• Insulation: Put door sweeps (or snakes) at bottom of outside doors or doors to rooms that have been shut off from heat. Make sure doors close tightly.
  • Lights: install CFLs or LEDs in every outlet and lamp. Where needed retrofit for the most efficient fluorescent tubes.
  • Lights: Install motion sensors for rooms where lights are used often and prone to be left on.
  • Water: Put aerators on all sink faucets throughout the house. Install low-flow shower heads.
  • Water: Check regularly for leaks in all faucets (inside and out), toilets, and pipes throughout the house. Repair leaks immediately.

Conservation:

  • Heat/ AC: Have furnace/ air conditioner tuned and serviced once a year.
  • Furnace: Change furnace filters each month or every three months, depending on the longevity of the filter.
  • Heat/AC: make sure forced-air vents are unobstructed. Make sure air return vents are unobstructed.
  • Heat/AC: Have air ducts cleaned every ten years.
  • Heat: Seal heat ducts to prevent leaking hot air.
  • Heat/AC: Clear and clean cold air returns and registers.
  • Thermostat: Set 24/7 thermostat. Lower heat at night and when absent. Wear warm clothes rather than high heat.  Turn heat down in winter for the night. Set automatic thermostat in house for 60 to begin one-half hour before bed and to end one-half hour before rising.
  • Heat: Turn down heat when away from the house.
  • Lights: Turn off lights in rooms not in use. Use minimal light when in use.
  • Lights: Position lamps/ furniture for optimum lighting.
  • Lights: Open thermal curtains and shades for sun to provide natural heat in winter. Use outside air to cool in summer. Block windows from sun to preserve inside cool in summer.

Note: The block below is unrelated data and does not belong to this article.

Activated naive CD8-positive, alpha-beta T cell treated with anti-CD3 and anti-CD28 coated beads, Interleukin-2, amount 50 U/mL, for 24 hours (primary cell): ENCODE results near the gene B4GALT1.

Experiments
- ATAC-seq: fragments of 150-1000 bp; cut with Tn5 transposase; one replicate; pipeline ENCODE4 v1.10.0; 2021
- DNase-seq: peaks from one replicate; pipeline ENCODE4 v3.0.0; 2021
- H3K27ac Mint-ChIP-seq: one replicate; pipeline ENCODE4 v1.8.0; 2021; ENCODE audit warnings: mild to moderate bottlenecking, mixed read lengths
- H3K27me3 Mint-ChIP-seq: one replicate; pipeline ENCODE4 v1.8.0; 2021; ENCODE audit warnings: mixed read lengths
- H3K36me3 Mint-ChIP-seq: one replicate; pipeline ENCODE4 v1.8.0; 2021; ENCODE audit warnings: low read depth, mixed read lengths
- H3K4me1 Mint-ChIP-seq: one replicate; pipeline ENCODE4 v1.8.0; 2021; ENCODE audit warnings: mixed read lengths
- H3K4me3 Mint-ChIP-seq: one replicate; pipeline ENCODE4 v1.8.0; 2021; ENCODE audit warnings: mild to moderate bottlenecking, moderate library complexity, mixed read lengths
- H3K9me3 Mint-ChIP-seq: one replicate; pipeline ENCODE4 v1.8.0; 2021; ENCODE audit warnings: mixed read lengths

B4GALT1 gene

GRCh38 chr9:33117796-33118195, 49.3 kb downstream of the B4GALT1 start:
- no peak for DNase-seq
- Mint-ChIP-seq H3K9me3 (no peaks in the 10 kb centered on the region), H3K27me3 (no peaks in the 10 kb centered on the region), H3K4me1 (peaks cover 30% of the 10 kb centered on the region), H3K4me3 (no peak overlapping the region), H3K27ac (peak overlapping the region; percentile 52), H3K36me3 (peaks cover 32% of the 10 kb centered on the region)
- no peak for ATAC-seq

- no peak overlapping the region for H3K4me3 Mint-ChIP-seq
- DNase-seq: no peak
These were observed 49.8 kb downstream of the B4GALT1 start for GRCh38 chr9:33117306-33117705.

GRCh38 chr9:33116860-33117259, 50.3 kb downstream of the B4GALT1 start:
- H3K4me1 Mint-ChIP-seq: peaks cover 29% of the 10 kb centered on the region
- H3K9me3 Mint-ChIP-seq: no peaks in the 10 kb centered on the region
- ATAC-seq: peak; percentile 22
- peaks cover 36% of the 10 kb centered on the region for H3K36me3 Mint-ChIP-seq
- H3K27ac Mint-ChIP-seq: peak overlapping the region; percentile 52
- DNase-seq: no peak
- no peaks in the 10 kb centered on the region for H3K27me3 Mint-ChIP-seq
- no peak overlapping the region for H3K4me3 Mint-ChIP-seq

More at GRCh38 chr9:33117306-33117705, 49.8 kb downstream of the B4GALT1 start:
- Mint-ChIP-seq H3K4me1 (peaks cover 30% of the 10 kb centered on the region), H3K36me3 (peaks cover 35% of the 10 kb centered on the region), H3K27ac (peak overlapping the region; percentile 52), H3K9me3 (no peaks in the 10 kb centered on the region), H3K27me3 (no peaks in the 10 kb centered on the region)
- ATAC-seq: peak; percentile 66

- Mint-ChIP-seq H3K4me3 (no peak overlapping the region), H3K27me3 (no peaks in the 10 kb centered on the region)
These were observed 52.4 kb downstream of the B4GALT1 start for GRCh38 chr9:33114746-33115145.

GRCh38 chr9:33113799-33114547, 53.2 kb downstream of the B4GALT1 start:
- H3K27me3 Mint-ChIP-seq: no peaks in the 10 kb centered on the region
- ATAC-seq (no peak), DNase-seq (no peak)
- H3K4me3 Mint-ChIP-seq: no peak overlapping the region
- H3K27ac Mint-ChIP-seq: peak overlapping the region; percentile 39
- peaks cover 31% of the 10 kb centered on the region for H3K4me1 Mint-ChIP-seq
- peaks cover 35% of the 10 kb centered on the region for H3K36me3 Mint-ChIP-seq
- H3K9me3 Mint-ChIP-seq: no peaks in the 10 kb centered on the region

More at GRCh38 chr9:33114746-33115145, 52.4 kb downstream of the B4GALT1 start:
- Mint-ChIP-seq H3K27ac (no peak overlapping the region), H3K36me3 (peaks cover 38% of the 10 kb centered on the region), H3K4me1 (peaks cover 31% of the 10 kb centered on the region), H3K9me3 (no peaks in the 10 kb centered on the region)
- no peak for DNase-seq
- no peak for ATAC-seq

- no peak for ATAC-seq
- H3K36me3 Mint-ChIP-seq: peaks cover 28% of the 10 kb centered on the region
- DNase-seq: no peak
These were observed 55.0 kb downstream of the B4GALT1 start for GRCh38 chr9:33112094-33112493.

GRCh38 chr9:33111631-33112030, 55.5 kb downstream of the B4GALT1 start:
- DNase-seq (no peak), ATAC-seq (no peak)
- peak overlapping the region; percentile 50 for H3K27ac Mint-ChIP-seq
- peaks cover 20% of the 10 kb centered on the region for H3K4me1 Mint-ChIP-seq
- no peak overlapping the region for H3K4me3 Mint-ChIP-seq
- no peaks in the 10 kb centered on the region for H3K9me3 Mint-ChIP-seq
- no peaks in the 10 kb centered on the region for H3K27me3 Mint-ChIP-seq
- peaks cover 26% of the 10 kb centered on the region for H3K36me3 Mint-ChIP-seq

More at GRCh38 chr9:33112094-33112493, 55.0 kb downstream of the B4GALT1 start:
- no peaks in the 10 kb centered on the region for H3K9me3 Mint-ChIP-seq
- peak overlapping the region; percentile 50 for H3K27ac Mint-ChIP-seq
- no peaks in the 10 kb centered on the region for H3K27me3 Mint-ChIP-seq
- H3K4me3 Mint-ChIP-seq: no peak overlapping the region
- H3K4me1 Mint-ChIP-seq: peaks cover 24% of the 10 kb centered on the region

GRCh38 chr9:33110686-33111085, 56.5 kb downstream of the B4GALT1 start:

• Windows: On south side, open curtains and lower shades for sun to heat in winter. Shift from east to west from morning to night. Open windows for outside air to cool in summer.
  • Lights: Depend on outside natural light. Turn off lights/ overhead fan when not in use. Turn off oven fan and light when not in use.
  • Heat: Turn down heat when away from the house.
  • Insulation: Fill openings into the basement from water spigots, gas lines, electric service outlets, cable TV, and data lines.
  • Heat: Seal heat ducts to prevent leaking hot air.
  • Heat/AC: Clear and clean cold air returns and registers.
  •  Lights: When away from house for days, put lamp on timer to come on at night.

KITCHEN

Efficiency

  • Appliances: (Energy Star): Replace appliances after ten years or sooner. Purchase top to bottom refrigerator. Side by side refrigerator-freezer uses 7-13% more energy than when freezer is at top or bottom.  Do not position refrigerator near heat. Leave two inches on either side of refrigerator.
  • Refrigerator/ Freezer: Set at medium for refrigerator (37-40 degrees F) and freezer (0 to 5 degrees F). A freezer that is filled with food is more efficient.
  • Dish washing: Get ENERGY STAR high efficiency. Use dishwasher rather than hand washing. Run on energy saving/shorter cycle. Turn off “heat drying.” Clean filter; open door to air dry.